Chispa, I know that a lot of herbs are not usable with cats as their livers cannot tolerate them and thus they could get very sick or die. I have used Diatomaceous earth with my dogs and cats regularly added to their food moistened so it wouldn't get in their lungs but I don't know if it will rid them of worms or not. If you can afford it at least get them diagnosed by means of a stool sample from at least one of them and then research where to go from there. I know none of my cats or dogs have ever lost weight from worms and I have fed them the barf (bones and raw food) diet for years and years so if they were going to get or keep worms from raw meat that should have done it. So a tsp maybe a day in the cats' food I should think wouldn't hurt them but I don't promise anything. I know it is not herbal and is only mineral so in that, it shouldn't hurt them but unless they are getting enough nutrition otherwise they may go down hill anyway. I did once save a very ill stray cat by determining which grass the animals tended to chew on and picked that, washed it, put it in a blender to strain the green liquid that resulted by adding a little water to it in the blender and feeding that to the cat in a eye dropper along with egg yolks mixed with pedialyte. After a few days I started gradually adding in some canned cat food which is the only form of commercial cat food that should be used and he recovered completely. You should research herbs, nutrients, vitamins etc. Though and let us know what you learn please. Hope this helped. I ordered mine from the same place the other place here mentioned, timberwolf something, got a 50lb bag so I've had it so long I forgot the exact name.
Replied by Ankacs
Calgary , Alberta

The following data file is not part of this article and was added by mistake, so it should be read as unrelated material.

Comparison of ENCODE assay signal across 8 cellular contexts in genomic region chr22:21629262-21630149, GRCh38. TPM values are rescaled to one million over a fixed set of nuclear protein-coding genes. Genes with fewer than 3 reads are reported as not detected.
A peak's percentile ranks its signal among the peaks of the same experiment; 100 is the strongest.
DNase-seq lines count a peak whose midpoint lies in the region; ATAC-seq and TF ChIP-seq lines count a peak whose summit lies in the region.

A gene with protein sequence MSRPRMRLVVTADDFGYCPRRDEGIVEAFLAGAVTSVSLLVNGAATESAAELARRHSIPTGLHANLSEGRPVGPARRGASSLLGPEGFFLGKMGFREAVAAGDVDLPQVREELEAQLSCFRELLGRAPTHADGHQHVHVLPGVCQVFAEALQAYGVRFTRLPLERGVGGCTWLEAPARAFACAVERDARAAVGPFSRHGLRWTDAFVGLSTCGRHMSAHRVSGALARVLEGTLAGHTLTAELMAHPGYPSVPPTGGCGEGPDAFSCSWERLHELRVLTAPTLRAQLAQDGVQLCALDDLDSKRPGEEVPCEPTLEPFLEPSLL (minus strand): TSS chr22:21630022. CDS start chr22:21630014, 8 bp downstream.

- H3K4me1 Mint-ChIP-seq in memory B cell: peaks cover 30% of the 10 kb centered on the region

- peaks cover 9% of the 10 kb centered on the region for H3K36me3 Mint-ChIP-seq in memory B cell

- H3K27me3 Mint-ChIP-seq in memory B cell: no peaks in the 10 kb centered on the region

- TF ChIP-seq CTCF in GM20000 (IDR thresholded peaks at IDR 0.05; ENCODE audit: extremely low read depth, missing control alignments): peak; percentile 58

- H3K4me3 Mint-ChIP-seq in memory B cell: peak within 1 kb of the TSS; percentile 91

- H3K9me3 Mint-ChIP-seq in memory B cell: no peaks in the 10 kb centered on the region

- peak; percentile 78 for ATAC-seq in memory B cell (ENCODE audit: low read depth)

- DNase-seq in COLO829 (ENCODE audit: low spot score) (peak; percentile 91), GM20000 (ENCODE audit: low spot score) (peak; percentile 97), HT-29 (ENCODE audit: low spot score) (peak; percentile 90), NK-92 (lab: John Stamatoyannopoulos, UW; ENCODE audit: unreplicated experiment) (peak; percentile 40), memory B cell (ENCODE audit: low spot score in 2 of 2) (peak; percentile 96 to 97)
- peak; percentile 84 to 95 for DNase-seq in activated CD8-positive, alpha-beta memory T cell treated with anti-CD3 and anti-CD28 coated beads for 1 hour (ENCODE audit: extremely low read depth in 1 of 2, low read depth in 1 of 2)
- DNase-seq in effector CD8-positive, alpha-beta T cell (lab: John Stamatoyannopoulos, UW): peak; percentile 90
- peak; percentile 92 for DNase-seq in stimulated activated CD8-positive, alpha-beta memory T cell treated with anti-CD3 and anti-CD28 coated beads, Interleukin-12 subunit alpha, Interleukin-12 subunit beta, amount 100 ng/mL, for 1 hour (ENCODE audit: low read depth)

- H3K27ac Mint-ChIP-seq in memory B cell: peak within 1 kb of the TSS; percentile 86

Garlic can be toxic to dogs in high doses- onions(from the same family) can kill a small dog. Garlic is an extremely effective anti-parasitic and it does help a lot with fleas and ticks but should be used more as a maintenance program in small daily doses. I'm not sure about diatomaceous earth- it may help to cleanse the colon a little but it certainly cannot be relied on by itself- as we know parasites don't dwell in the intestinal tract alone they live in your pets blood, liver, kidneys, heart etc. As well. You can give your dog black walnut and wormwood tinctures- it is easy to hide the drops in wet food. Dr. Hulda Clark recommends introducing some parsley into the diet beforehand to make sure the parasites get flushed out promptly as you cleanse. You begin with the black walnut slowly increasing the dose depending on your dog's weight. Then you introduce the wormwood, and eventually clove powder which needs to be freshly ground and is the only thing that will kill the eggs. A pet parasite program needs to last at least 3 weeks to kill all stages- egg, larva etc in your pet and MUST be repeated on a regular basis as pets are constantly exposed to new infestations no matter how well you take care of them. Many people will follow up the initial cleanse with a monthly dose for 3 or 4 days usually around the full moon which seems to be when parasites are most active. It is REALLY important to do this on a regular basis as chronic parasite infections can cause all kinds of other health problems. Pumpkin seeds can help to sweep them out as well (i imagine the cucumber works similarly). Always be careful what you put into your pets make sure you do your research as occasionally certain foods/herbs which are safe for humans may have adverse/toxic effects on cats and dogs- particularly cats.

Chewing Tobacco   8  0   

Posted by Gardengirl (Gallatin, Tn, Usa) on 06/23/2013

[YEA]  Well, I posted about DE helping my Lucy (mixed hound-20 lbs) , it seems like that wasn't enough... Even tried double doses of DE for 2 month, she was still losing more weight and coughing. Started looking for more cures, last week gave her chewing tobacco ( wish I had bought organic). I put 1Tbs tobacco in a very small jar (minced garlic jar )of water.. Let it sit for 5 mins. Then added it to her food. I was really worried if it would make her sick... It didn't and the next day she had more energy and has started to gain weight. I gave her the same recipe today to get rid of any left behind worms. She's doing great!!! Hope this helps someone.

Replied by Diana

My husband dips and its wintergreen. Would that work too?
Replied by Theresa
Mpls., Mn

Hey Diana!